Erik Conn: Drums
Andrew Duplantis: Bass
Jason Morales: Guitar
Ezra Reynolds: Keys On Track # 2
Curt Christenson: Bass On Track # 4
Jason Morales: Vocals on Track # 5
Engineered by Jason Morales. Recorded @ Goodtimes Home Studio - Austin, TX.
Mixing by Mark Deutrom & Jason Morales.
Mastered by Chris Goosman @ Baseline Audio - Ann Arbor, MI.
Cover design and photography by Andrea Donio.
Band photo by Aasim Syed.
Art direction by Erik Conn.
Let there be jam! It's safe to say that this is the guideline for the Texas band TIA CARRERA who have also internalized the spirit of Jimi Hendrix. Suddenly Carlos Santana appears (of course, it's the Woodstock incarnation, when he was playing original music while trippin' on LSD) and adds a good dose of heavy Latin-esque stuff to TIA CARRERA's fully improvised monster jams. A singer is not needed, because guitarist Jason Morales fills three of the five tracks completely with his tube-driven, psychoactive licks and solos. The opening track 'Home' is just a mellow start, before 'The Unnamned Wholeness' arrives much like an approaching thunderstorm. J. Morales earthy and crunchy guitar tone as well as his impressive performance are definitely the main attraction in TIA CARRERA's ritual worship of the heavy sounds from the late 1960's.
However, the rhythm section, consisting of drummer Eric Conn and bassist Andrew Duplantis, is not lagging behind in this respect. E. Conn's unique powerful drumming style and A. Duplantis energetic basslines are woven together into tight and impermeable structures on which the guitar finds complete expression. Within their musical framework it is therefore necessary to extend the running time of 'The Unnamed Wholeness' to twenty-two minutes plus. It takes the listener on a journey through different moods and influences that sometimes goes beyond 1960's/1970's territories. 'New Orleans' is the second centerpiece of this album even if it's "only" fifteen minutes long but time doesn't mean that much to TIA CARRERA. Some things need much time to unfold their full beauty, and also 'New Orleans' that wallows in Sabbathian blues. Later, the song draws closer to pure blues rock without losing it enormous punch.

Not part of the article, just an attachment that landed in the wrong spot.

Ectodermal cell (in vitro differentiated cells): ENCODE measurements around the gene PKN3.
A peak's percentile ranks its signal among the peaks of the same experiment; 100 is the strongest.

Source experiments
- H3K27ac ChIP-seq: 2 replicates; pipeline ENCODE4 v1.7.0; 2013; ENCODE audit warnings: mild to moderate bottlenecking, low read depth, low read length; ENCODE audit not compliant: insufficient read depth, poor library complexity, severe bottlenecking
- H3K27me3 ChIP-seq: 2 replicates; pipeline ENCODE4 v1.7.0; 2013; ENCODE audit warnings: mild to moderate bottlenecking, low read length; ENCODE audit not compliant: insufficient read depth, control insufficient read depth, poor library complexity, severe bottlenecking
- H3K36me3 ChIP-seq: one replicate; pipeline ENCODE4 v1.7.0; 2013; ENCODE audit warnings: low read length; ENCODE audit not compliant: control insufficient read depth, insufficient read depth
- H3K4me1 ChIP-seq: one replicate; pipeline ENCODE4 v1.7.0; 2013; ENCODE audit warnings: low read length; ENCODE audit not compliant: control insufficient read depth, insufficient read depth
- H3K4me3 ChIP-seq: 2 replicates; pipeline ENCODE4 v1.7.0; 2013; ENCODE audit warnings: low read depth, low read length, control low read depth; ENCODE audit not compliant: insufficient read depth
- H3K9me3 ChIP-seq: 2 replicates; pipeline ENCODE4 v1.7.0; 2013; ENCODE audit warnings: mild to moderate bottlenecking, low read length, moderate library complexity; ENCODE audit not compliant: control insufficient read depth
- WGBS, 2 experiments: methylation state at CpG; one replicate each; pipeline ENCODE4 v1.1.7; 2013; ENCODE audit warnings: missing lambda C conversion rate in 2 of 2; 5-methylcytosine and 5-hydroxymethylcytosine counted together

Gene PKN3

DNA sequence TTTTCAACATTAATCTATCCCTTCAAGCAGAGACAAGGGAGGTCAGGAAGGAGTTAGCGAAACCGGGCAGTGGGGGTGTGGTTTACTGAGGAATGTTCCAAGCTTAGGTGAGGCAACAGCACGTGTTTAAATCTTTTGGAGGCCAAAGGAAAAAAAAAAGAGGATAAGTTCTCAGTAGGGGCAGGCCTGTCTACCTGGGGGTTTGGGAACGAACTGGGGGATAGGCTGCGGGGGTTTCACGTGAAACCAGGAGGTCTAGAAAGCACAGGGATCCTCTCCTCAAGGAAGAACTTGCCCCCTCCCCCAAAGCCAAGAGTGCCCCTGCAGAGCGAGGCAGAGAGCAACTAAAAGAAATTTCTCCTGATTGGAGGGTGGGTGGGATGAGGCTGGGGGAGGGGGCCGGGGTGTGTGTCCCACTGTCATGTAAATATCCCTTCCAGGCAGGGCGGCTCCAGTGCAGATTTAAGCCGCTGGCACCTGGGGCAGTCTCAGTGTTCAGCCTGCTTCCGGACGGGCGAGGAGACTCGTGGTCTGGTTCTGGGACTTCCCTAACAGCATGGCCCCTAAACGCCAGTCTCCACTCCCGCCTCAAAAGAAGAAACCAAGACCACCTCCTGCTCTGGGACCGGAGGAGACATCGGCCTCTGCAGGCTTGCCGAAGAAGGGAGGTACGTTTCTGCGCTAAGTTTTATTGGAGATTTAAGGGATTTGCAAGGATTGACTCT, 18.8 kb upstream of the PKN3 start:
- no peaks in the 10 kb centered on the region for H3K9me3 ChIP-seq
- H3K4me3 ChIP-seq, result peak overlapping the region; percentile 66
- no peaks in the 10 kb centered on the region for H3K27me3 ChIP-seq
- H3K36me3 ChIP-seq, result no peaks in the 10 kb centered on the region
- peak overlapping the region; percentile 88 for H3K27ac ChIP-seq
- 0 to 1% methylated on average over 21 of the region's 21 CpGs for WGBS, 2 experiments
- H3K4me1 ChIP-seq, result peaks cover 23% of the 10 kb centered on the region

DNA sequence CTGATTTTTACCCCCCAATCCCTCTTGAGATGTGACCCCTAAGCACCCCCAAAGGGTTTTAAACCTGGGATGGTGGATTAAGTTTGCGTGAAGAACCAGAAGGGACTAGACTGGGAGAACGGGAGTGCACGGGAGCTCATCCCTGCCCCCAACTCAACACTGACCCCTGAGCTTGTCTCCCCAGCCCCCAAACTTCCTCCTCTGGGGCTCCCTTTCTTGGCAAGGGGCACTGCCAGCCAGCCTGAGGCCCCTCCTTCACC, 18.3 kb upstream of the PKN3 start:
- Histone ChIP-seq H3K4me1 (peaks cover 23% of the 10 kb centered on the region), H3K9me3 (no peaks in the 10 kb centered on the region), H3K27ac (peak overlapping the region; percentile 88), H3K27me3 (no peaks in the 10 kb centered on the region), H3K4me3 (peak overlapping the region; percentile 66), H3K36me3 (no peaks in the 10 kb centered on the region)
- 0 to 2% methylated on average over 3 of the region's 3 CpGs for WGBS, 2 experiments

'Gypsies' is caught between this epic chunks of pure heavy rock virtuosity and it can compare in every respect with its bigger brothers. It is quite impressive to hear how J. Morales takes his instrument to new heights of awesomeness to discover some seriouly hot 'n' crispy sounding tones. 'Hazy Winter' concludes the electric storm of 'The Quintessential'. It's the only acoustic and non-instrumental song where J. Morales shows that he's also a good singer. The gentle and folk-influenced sounds of 'Hazy Winter' are offering pure relaxtion and it creates a nice contrast to the core of the album. A massive production provides a huge sound and round off this heavy muscular spectacle. Here we have a truly superb album from a exceptionally inspired band and if you can't get enough from the heavy sounds of the good old days then TIA CARRERA should be on your next shopping list.
Over the course of just a few releases, Tia Carrera has proven not only to be among the best of the modern stoner psych bands, but also one that has paved its own path through the influences that permeate the genre.